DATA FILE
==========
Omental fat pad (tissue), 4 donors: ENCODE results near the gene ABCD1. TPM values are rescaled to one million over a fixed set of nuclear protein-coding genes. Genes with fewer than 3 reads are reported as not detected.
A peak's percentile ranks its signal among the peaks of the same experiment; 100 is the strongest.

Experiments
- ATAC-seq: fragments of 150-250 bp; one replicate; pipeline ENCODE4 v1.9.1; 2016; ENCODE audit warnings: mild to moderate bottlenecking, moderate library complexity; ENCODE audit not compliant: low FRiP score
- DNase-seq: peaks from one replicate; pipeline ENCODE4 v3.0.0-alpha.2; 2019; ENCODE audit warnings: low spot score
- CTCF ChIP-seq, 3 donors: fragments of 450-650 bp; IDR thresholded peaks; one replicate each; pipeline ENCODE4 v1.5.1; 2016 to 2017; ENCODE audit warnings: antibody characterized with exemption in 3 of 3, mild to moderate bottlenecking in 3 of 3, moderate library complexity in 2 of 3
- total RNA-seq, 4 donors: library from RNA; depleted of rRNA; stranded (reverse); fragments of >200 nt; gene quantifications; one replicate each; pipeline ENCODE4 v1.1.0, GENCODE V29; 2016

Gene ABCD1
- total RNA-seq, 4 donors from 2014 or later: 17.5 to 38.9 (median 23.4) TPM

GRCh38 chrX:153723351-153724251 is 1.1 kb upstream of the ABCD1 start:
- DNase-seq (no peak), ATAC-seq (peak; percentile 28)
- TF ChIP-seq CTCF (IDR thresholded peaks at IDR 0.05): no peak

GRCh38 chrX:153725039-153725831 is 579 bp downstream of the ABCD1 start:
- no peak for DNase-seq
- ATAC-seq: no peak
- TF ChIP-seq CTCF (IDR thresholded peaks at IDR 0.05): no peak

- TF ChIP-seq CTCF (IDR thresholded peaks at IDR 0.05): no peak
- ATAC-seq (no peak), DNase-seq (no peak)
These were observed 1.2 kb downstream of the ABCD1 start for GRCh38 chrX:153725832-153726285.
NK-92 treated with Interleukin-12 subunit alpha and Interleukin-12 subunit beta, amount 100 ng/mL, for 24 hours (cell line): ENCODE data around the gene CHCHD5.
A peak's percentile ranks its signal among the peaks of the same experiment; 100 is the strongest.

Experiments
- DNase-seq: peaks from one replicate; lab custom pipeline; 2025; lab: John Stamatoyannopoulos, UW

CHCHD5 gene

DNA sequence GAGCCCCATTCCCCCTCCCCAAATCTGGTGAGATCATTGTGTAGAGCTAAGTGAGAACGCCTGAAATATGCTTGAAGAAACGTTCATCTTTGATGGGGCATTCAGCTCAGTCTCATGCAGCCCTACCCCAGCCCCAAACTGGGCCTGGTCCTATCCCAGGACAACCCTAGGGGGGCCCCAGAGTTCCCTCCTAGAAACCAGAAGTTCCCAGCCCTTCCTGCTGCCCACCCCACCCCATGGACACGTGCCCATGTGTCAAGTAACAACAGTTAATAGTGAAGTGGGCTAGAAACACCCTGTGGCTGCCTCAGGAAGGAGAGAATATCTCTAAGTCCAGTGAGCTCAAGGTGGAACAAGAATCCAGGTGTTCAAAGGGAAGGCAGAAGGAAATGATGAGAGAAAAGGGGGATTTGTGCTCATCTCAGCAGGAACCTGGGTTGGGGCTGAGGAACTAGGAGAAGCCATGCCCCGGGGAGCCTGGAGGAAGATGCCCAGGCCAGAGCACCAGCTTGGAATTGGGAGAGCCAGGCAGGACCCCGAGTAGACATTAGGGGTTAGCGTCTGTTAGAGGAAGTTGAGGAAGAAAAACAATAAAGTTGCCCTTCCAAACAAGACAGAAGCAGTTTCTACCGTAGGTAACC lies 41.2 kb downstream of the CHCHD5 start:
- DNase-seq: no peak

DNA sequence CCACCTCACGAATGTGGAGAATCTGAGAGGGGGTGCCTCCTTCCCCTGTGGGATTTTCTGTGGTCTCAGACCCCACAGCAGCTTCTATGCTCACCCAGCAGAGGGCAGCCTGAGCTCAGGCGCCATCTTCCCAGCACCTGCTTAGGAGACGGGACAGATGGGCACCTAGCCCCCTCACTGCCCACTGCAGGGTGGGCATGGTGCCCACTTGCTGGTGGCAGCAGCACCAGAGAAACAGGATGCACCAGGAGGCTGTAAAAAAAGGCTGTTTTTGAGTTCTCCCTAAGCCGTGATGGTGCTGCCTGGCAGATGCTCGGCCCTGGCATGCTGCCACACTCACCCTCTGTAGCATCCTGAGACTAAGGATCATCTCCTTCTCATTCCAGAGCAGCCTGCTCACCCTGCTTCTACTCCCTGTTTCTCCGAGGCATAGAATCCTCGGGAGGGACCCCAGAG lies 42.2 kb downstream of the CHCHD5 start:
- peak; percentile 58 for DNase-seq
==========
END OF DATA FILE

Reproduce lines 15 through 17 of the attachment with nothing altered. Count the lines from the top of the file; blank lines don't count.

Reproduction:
- ATAC-seq: no peak
- TF ChIP-seq CTCF (IDR thresholded peaks at IDR 0.05): no peak

- TF ChIP-seq CTCF (IDR thresholded peaks at IDR 0.05): no peak